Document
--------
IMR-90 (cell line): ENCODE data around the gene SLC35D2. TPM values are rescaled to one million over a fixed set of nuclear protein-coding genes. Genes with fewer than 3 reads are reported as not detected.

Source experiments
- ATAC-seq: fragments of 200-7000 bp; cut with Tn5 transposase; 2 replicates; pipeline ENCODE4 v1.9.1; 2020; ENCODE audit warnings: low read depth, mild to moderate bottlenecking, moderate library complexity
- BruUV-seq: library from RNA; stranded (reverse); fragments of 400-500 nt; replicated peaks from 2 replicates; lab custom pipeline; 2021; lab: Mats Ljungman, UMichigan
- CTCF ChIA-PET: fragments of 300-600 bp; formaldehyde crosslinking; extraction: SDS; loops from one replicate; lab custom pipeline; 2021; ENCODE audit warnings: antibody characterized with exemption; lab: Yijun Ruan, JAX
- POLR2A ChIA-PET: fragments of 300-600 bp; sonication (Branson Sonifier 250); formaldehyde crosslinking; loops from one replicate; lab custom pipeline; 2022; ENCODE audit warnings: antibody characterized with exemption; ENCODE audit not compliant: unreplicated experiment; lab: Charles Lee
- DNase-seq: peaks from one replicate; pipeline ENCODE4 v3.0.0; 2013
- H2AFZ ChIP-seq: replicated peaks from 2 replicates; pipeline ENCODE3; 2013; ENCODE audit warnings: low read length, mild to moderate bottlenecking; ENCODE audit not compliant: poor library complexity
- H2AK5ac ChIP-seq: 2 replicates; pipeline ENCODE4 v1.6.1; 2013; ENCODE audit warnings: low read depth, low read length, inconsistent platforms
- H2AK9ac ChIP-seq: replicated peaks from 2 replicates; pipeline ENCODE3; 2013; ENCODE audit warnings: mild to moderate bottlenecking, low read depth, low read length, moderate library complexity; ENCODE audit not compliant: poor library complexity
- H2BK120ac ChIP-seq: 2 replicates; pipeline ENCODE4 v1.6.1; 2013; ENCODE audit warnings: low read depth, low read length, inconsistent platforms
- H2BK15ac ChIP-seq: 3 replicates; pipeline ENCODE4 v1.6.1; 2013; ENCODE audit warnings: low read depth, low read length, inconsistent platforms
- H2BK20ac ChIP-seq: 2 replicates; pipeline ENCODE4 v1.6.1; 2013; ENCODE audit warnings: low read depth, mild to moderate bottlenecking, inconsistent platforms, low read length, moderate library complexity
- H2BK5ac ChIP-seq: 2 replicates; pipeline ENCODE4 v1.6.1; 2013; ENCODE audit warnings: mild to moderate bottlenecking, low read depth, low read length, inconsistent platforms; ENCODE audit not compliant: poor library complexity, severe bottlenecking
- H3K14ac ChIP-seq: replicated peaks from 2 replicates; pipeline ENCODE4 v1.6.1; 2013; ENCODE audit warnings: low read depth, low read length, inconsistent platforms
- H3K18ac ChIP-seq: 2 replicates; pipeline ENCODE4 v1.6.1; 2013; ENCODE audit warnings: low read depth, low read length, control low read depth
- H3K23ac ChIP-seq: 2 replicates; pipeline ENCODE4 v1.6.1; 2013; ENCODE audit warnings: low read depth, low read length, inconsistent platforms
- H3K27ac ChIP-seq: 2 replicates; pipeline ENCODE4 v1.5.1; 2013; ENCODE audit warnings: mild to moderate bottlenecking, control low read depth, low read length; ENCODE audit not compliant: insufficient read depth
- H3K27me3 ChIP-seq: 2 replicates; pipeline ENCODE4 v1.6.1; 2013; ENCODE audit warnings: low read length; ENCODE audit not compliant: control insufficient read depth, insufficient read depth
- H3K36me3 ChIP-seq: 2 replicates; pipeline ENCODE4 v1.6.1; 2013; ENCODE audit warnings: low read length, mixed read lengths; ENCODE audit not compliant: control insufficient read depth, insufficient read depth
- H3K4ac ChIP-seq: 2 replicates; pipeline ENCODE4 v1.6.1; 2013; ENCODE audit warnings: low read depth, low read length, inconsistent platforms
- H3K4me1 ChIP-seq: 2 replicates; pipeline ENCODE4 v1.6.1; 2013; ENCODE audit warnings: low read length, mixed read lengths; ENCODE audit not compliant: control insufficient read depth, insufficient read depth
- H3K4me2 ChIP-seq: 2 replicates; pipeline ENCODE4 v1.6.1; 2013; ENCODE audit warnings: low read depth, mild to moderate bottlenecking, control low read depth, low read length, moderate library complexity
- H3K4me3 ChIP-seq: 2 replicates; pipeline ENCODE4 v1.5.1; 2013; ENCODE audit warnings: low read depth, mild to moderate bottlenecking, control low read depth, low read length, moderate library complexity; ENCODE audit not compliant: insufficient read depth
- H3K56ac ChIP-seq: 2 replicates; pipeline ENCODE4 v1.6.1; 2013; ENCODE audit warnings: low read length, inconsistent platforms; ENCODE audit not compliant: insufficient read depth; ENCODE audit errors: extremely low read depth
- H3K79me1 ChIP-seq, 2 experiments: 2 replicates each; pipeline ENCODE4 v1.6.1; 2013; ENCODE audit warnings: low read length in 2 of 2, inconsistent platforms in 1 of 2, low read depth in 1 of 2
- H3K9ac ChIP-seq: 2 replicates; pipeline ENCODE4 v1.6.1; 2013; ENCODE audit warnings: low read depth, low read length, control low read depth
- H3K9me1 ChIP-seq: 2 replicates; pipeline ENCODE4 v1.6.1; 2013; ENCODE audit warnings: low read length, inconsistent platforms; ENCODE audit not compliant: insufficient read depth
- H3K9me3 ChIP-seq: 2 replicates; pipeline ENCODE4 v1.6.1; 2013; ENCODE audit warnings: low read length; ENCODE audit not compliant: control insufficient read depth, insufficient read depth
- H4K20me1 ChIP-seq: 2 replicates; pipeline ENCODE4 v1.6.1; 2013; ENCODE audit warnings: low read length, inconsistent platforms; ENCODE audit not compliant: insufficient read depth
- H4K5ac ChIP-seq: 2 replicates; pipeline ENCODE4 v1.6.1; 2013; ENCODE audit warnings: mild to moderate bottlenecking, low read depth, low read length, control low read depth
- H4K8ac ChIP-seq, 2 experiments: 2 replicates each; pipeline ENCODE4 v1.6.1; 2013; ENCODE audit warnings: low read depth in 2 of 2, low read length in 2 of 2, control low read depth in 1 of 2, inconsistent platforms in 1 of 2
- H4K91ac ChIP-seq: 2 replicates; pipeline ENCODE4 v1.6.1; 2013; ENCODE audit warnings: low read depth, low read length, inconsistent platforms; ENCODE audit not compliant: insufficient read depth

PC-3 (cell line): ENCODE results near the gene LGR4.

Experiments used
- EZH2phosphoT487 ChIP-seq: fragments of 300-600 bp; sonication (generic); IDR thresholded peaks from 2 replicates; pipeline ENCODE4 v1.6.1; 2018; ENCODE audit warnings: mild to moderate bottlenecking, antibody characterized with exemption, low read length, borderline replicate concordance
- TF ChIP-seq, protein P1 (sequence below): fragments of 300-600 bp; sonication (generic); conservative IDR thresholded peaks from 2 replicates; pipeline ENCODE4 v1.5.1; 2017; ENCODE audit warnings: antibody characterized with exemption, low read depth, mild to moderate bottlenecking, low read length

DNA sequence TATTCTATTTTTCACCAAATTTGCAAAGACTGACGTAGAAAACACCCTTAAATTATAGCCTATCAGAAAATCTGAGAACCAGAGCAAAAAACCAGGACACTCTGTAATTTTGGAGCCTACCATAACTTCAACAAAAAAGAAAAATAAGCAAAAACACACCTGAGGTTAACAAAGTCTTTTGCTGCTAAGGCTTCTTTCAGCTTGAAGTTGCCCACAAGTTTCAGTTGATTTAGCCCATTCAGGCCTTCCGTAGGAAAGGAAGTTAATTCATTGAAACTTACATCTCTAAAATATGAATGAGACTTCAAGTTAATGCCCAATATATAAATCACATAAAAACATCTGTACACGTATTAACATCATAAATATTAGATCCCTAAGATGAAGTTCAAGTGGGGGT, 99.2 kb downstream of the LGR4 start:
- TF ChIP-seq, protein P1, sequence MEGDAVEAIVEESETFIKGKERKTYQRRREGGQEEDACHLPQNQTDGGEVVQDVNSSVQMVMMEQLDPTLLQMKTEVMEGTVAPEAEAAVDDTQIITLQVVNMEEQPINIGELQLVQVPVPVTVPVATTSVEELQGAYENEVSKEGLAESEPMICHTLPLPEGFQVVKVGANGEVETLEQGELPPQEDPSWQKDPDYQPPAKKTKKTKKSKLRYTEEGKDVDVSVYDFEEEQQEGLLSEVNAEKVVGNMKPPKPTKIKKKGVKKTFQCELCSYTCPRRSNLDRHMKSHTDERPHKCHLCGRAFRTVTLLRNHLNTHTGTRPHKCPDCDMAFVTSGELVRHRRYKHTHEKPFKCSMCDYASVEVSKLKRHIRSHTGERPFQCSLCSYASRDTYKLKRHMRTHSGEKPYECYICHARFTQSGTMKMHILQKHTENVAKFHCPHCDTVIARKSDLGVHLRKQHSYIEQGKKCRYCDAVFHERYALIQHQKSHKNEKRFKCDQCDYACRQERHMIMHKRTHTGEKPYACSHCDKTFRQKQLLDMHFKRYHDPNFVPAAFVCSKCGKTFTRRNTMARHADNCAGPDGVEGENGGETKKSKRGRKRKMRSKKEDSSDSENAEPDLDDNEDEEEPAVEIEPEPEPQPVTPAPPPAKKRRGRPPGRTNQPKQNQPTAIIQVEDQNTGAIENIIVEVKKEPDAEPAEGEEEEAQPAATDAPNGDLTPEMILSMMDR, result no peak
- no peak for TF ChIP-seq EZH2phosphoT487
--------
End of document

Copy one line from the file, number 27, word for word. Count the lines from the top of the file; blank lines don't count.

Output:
- H3K9ac ChIP-seq: 2 replicates; pipeline ENCODE4 v1.6.1; 2013; ENCODE audit warnings: low read depth, low read length, control low read depth